We report the final analysis, with a 10-year follow-up, of the phase II study GIMEMA CML 0307 (NCT 00481052), which enrolled 73 adult patients (median age 51 years, range 18-83) with newly diagnosed chronic-phase (CP)-chronic myeloid leukemia (CML) to investigate the efficacy and the toxicity of front-line treatment with nilotinib (NIL). The initial dose was 400 mg twice daily; the dose was reduced to 300 mg twice daily as soon as this dose was approved and registered. The 10-year overall survival and progression-free survival were 94.5%. At the last contact, 36 (49.3%) patients were continuing NIL (22 patients at 300 mg twice daily, 14 at lower doses), 18 (24.7%) patients were in treatment-free remission (TFR), 14 (19.2%) were receiving other tyrosinekinase inhibitors and 4 (5.5%) patients have died.
The rates of major (MMR) and deep (MR4) molecular responses by 10 years were 96% and 83%, respectively. The median time to MMR and MR4 were 6 and 18 months, respectively. After a median duration of NIL treatment of 88 months, 24 (32.9%) patients discontinued NIL while in stable deep molecular response. In these patients, the 2-years estimated treatment-free survival was 72.6%. The overall TFR rate, calculated on all enrolled patients, was 24.7% (18/73 patients). Seventeen patients (23.3%), at a median age of 69 years, had at least one arterial obstructive event.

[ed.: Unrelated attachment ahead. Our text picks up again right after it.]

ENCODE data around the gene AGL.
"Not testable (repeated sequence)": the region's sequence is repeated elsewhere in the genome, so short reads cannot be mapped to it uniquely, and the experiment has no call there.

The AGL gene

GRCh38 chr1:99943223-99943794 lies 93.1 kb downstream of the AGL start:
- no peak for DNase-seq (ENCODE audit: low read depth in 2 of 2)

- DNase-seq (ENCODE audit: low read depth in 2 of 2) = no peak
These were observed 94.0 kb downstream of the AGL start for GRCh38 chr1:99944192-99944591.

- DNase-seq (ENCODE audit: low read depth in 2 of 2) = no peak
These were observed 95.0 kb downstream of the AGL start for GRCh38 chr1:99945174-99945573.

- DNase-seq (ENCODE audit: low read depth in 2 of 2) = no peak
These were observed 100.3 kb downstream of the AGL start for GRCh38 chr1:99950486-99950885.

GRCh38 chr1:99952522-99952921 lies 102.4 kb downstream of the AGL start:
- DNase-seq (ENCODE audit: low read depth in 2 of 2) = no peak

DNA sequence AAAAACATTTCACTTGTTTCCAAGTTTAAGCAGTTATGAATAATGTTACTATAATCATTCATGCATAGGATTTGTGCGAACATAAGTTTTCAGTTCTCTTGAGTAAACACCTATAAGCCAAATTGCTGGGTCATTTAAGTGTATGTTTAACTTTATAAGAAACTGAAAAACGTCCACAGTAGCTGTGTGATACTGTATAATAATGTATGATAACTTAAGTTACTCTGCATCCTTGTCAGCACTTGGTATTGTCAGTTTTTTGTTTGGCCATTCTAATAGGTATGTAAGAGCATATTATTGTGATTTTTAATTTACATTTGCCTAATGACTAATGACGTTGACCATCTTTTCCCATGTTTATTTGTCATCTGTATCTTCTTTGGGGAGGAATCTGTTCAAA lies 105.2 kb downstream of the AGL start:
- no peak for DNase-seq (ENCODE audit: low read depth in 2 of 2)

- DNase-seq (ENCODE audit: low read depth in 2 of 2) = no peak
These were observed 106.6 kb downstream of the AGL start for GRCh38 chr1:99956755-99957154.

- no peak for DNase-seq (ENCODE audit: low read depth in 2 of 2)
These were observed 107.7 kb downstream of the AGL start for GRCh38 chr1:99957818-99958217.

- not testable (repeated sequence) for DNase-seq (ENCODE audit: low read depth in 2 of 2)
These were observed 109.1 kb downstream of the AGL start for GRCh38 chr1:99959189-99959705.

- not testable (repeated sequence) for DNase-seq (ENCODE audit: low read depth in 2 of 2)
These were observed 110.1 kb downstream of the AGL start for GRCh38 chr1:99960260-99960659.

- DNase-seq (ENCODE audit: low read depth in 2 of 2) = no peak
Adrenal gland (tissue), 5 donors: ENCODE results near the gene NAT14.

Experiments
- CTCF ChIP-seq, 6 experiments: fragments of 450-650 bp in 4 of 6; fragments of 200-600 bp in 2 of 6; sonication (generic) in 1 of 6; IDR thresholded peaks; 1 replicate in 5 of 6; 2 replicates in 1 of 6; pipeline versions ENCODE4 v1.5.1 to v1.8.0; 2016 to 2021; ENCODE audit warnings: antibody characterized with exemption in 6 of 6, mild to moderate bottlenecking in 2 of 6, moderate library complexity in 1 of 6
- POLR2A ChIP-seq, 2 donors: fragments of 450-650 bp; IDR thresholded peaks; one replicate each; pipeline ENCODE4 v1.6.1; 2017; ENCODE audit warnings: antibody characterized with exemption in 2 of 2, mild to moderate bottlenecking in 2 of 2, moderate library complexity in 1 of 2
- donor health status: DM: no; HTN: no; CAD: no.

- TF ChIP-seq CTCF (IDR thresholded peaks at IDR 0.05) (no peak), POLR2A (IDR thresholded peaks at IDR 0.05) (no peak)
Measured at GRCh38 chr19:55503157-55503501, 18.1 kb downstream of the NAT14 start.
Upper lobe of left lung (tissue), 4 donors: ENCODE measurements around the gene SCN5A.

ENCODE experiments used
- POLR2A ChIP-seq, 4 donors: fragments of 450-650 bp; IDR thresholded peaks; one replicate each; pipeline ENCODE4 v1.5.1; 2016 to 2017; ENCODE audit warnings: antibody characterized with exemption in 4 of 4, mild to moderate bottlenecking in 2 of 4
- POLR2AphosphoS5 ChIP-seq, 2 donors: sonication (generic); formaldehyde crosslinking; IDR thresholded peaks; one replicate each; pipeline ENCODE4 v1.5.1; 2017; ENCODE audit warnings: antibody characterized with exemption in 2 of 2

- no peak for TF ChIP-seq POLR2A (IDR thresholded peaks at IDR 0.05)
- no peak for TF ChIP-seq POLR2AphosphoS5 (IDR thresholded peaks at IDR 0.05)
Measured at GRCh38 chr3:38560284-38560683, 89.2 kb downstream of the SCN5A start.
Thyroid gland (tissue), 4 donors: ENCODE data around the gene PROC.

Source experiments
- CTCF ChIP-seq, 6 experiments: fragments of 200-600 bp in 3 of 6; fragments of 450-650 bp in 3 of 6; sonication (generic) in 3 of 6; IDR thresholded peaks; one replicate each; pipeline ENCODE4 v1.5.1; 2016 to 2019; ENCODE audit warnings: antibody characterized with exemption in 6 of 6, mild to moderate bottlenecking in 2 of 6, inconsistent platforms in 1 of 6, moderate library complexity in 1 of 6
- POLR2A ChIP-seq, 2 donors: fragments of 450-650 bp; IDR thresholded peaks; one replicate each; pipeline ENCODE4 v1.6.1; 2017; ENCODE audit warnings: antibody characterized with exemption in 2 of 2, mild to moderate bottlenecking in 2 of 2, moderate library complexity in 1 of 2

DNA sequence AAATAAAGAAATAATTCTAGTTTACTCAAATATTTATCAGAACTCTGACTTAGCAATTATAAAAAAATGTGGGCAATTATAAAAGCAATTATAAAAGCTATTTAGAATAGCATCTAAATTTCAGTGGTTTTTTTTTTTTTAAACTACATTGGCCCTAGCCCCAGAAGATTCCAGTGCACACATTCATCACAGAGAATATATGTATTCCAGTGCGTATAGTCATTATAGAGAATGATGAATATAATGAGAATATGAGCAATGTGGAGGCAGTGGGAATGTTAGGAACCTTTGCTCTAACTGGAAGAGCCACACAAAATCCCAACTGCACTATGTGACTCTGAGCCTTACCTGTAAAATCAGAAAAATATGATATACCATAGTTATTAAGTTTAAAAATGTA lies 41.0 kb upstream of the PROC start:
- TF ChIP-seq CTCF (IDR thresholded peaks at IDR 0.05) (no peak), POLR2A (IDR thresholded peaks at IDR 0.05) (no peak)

In conclusion, the use of NIL front-line in CP-CML can induce a stable TFR in a relevant number of patients, although cardiovascular toxicity remains of concern
Figures & Tables
This work is licensed under a Creative Commons Attribution-NonCommercial 4.0 International License.